Book — 1 online resource (viii, 206 pages) : illustrations Digital: text file; PDF.
2. Beyond the Percentages: Abortion and Meaning in Taiwan
3. Made in Japan? The First Stages of the Adoption and Adaptation of a Japanese Religious Practice in Taiwan
4. Fetus Ghosts and Traditional Beliefs in Taiwan
5. The Haunting Fetus
6. Written and Visual Media
7. Religious Masters and Their Temples
8. Illness, Healing, and the Limitations of Fetus-Ghost Appeasement
9. Sexuality and the Haunting Fetus
10. Blood-Drinking Fetus Demons: Greed, Loathing, and Vengeance through Sorcery in Taiwan
11. Conclusion: Fetus Spirits and the Commodification of Sin
Appendix. Dragon Lake Temple's Red Contract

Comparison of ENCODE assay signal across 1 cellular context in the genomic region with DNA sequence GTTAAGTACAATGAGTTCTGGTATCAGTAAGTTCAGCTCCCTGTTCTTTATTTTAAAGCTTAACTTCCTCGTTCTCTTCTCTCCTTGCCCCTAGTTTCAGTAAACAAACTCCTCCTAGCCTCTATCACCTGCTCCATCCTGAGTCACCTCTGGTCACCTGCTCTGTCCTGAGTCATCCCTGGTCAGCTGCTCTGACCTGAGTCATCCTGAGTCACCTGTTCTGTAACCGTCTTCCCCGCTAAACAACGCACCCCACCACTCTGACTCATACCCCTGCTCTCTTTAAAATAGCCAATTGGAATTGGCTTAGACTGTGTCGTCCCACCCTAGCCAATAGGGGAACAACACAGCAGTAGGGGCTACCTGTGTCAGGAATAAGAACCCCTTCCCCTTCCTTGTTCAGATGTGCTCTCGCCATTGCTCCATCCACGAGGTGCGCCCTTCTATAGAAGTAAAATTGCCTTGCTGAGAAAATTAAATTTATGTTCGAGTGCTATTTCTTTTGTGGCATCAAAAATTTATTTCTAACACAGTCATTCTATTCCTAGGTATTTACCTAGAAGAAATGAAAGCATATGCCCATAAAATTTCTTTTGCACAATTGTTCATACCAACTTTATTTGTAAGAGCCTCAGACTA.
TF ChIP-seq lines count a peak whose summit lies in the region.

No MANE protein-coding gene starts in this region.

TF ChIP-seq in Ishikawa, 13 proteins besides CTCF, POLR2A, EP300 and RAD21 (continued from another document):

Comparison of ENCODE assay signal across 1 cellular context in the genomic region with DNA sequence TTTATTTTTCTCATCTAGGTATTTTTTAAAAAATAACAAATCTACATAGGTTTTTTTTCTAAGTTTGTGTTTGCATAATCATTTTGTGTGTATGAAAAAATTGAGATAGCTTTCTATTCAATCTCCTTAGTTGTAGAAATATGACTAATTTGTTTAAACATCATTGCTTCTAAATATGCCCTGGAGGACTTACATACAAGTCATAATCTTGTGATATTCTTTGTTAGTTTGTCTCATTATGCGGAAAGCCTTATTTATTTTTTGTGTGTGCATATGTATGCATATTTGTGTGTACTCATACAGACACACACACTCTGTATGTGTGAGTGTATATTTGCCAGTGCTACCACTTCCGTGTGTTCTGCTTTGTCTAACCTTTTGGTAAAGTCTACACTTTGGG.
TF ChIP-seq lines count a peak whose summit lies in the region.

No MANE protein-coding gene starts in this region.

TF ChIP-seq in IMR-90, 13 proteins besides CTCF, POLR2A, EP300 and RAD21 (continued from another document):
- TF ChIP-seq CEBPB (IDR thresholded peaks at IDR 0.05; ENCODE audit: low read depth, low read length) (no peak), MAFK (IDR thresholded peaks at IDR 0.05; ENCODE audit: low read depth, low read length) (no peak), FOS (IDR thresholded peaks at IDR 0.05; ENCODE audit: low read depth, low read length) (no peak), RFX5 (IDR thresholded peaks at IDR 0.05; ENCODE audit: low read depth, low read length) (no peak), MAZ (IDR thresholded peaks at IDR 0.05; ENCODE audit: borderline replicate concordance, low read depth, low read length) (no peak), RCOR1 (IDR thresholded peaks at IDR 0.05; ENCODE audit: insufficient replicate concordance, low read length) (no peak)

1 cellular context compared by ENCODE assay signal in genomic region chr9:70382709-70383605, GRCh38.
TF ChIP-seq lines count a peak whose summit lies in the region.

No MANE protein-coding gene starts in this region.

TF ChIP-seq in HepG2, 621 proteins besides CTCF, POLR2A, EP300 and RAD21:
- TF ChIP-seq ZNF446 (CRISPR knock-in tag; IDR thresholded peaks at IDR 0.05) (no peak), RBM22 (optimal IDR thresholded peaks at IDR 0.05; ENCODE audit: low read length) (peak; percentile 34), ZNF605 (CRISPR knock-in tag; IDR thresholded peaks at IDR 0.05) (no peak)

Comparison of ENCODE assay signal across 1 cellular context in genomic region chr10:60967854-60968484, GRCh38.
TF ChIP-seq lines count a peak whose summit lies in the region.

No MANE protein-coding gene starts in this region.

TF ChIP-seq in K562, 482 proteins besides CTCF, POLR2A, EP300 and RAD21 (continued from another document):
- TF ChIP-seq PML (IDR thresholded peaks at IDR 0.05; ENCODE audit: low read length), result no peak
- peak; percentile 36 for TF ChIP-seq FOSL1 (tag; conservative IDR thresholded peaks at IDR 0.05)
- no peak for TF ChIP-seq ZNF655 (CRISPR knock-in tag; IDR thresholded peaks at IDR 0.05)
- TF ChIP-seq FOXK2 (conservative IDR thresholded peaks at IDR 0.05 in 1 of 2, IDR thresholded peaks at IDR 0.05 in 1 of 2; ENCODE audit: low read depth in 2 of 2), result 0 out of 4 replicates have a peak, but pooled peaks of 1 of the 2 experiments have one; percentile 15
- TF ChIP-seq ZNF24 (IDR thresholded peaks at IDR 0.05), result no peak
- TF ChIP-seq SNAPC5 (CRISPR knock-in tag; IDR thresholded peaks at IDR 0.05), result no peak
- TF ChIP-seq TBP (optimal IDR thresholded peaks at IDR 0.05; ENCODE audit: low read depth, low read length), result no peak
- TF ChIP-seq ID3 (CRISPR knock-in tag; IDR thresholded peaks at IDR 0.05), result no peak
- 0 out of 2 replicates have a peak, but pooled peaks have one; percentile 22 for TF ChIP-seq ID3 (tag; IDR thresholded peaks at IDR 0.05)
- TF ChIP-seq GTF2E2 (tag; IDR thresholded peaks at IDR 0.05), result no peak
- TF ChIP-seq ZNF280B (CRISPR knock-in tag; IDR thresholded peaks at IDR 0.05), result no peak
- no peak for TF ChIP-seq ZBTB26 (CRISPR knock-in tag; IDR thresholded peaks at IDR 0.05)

The Haunting Fetus focuses on the belief in modern Taiwan that an aborted fetus can return to haunt its family. Although the topic has been researched in Japan and commented on in the Taiwanese press, it has not been studied systematically in relation to Taiwan in either English or Chinese. This fascinating study looks at a range of topics pertaining to the belief in haunting fetuses, including abortion, sexuality, the changing nature of familial power structures, the economy, and traditional and modern views of the spirit world in Taiwan and in traditional Chinese thought. It addresses the mental, moral, and psychological aspects of abortion within the context of modernization processes and how these ramify through historical epistemologies and folk traditions. The author illustrates how images of fetus-ghosts are often used to manipulate women, either through fear or guilt, into paying exorbitant sums of money for appeasement. He argues at the same time, however, that although appeasement can be expensive, it provides important psychological comfort to women who have had abortions as well as a much-needed means to project personal and familial feelings of transgression onto a safely displaced object. In addition to bringing to the surface underlying tensions within a family, appeasing fetus-ghosts, like other dealings with supernatural beings in Chinese religions, allows for atonement through economic avenues. The paradox in which fetus-ghost appeasement simultaneously exploits and assists evinces the true complexity of the issue--and of religious and gender studies as a whole.